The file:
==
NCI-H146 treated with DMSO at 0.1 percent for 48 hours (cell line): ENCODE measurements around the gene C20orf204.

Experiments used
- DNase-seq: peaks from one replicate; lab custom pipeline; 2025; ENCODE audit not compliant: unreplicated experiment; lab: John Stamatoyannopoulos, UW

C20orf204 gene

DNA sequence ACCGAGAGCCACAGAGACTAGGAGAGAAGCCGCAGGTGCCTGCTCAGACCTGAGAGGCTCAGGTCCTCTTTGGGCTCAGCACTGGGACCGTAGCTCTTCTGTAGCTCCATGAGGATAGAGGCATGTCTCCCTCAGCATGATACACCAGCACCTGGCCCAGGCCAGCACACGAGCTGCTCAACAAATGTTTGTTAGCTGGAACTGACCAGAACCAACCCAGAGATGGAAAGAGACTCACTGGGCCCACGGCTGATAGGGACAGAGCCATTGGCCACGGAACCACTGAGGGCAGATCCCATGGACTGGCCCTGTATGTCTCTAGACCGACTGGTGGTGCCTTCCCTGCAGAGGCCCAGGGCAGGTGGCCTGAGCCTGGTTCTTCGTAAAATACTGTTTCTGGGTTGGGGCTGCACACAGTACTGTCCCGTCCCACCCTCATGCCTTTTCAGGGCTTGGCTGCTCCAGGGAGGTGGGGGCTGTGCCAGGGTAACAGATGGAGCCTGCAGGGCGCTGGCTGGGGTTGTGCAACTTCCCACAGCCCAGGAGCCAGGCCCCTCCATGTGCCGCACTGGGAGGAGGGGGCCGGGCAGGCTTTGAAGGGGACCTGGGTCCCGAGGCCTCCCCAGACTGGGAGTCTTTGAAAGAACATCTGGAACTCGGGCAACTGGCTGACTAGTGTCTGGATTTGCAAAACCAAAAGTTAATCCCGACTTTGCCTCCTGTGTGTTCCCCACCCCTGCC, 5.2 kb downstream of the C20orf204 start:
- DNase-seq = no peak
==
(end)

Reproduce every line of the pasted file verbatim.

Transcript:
NCI-H146 treated with DMSO at 0.1 percent for 48 hours (cell line): ENCODE measurements around the gene C20orf204.

Experiments used
- DNase-seq: peaks from one replicate; lab custom pipeline; 2025; ENCODE audit not compliant: unreplicated experiment; lab: John Stamatoyannopoulos, UW

C20orf204 gene

DNA sequence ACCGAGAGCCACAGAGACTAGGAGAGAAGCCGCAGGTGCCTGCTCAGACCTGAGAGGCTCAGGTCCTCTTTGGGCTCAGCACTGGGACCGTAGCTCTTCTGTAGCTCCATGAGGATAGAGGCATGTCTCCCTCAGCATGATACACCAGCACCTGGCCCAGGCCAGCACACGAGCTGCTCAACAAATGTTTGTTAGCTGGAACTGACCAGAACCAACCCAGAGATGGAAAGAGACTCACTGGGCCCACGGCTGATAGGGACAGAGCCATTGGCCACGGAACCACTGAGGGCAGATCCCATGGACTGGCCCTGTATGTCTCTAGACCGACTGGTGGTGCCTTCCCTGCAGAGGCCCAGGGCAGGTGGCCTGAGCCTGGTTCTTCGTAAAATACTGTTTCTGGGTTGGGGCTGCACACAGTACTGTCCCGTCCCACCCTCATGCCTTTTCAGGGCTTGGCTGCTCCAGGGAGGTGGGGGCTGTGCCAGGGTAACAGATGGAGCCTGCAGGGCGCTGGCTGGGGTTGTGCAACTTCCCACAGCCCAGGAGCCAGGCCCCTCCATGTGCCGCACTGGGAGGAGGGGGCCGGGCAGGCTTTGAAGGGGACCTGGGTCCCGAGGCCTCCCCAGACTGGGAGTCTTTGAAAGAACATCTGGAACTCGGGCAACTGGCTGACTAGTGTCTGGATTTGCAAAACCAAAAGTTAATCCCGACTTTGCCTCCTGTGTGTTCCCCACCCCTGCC, 5.2 kb downstream of the C20orf204 start:
- DNase-seq = no peak